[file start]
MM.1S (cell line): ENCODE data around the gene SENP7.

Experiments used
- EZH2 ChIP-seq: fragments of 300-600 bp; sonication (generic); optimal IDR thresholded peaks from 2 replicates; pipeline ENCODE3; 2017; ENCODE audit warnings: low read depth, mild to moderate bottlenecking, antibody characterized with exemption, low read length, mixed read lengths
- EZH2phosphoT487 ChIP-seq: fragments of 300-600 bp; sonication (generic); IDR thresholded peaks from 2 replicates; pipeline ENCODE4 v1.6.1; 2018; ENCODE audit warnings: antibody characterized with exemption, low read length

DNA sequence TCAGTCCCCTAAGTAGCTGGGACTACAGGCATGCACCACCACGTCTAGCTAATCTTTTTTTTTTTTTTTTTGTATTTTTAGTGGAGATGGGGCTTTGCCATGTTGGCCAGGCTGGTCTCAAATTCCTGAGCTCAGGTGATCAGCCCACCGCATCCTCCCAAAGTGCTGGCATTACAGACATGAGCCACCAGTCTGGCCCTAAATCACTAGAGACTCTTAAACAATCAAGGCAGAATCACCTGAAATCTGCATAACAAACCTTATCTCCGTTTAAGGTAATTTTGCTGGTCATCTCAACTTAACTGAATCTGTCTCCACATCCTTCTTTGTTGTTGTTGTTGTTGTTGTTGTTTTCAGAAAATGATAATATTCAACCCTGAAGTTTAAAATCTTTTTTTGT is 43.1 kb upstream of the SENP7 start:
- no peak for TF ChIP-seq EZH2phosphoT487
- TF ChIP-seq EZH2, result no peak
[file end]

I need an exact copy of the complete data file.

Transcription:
MM.1S (cell line): ENCODE data around the gene SENP7.

Experiments used
- EZH2 ChIP-seq: fragments of 300-600 bp; sonication (generic); optimal IDR thresholded peaks from 2 replicates; pipeline ENCODE3; 2017; ENCODE audit warnings: low read depth, mild to moderate bottlenecking, antibody characterized with exemption, low read length, mixed read lengths
- EZH2phosphoT487 ChIP-seq: fragments of 300-600 bp; sonication (generic); IDR thresholded peaks from 2 replicates; pipeline ENCODE4 v1.6.1; 2018; ENCODE audit warnings: antibody characterized with exemption, low read length

DNA sequence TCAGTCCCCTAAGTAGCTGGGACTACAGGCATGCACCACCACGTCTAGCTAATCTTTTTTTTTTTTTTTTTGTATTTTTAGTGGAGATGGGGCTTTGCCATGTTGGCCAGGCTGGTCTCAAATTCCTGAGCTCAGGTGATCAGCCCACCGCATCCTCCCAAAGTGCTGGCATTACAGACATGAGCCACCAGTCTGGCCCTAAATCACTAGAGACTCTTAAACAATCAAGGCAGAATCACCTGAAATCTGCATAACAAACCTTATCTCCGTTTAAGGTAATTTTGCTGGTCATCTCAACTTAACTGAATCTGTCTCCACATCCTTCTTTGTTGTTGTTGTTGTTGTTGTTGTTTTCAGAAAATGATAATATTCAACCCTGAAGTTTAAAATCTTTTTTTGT is 43.1 kb upstream of the SENP7 start:
- no peak for TF ChIP-seq EZH2phosphoT487
- TF ChIP-seq EZH2, result no peak